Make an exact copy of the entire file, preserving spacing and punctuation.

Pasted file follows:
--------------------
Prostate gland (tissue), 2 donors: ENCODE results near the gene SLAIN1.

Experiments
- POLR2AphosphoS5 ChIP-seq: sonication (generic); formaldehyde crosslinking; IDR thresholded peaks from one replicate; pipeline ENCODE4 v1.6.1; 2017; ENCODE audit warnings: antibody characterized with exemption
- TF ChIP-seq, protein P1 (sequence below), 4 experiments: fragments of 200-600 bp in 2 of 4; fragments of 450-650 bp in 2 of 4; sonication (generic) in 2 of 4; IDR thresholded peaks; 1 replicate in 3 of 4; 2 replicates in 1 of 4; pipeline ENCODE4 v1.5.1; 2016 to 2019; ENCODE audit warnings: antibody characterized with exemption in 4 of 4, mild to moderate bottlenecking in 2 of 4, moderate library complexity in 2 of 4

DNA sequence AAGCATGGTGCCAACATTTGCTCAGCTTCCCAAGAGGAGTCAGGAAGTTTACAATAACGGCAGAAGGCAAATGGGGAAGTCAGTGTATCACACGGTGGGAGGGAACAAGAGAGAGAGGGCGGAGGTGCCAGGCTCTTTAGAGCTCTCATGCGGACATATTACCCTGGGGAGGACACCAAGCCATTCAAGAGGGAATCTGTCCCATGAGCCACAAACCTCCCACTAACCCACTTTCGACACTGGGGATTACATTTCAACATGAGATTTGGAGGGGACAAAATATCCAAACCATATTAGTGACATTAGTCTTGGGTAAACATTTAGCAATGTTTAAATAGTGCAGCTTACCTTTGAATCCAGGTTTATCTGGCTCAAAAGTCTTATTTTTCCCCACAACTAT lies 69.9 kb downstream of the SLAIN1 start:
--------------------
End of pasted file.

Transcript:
Prostate gland (tissue), 2 donors: ENCODE results near the gene SLAIN1.

Experiments
- POLR2AphosphoS5 ChIP-seq: sonication (generic); formaldehyde crosslinking; IDR thresholded peaks from one replicate; pipeline ENCODE4 v1.6.1; 2017; ENCODE audit warnings: antibody characterized with exemption
- TF ChIP-seq, protein P1 (sequence below), 4 experiments: fragments of 200-600 bp in 2 of 4; fragments of 450-650 bp in 2 of 4; sonication (generic) in 2 of 4; IDR thresholded peaks; 1 replicate in 3 of 4; 2 replicates in 1 of 4; pipeline ENCODE4 v1.5.1; 2016 to 2019; ENCODE audit warnings: antibody characterized with exemption in 4 of 4, mild to moderate bottlenecking in 2 of 4, moderate library complexity in 2 of 4

DNA sequence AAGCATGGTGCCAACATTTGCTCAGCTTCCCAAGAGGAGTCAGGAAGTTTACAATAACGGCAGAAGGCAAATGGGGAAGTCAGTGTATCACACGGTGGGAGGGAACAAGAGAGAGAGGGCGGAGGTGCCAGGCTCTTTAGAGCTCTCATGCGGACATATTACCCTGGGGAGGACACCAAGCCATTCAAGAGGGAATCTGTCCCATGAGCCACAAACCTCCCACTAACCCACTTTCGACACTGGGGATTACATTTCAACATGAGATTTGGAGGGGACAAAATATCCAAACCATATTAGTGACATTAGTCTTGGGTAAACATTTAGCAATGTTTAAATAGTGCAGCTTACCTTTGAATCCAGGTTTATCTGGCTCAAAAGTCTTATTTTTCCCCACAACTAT lies 69.9 kb downstream of the SLAIN1 start: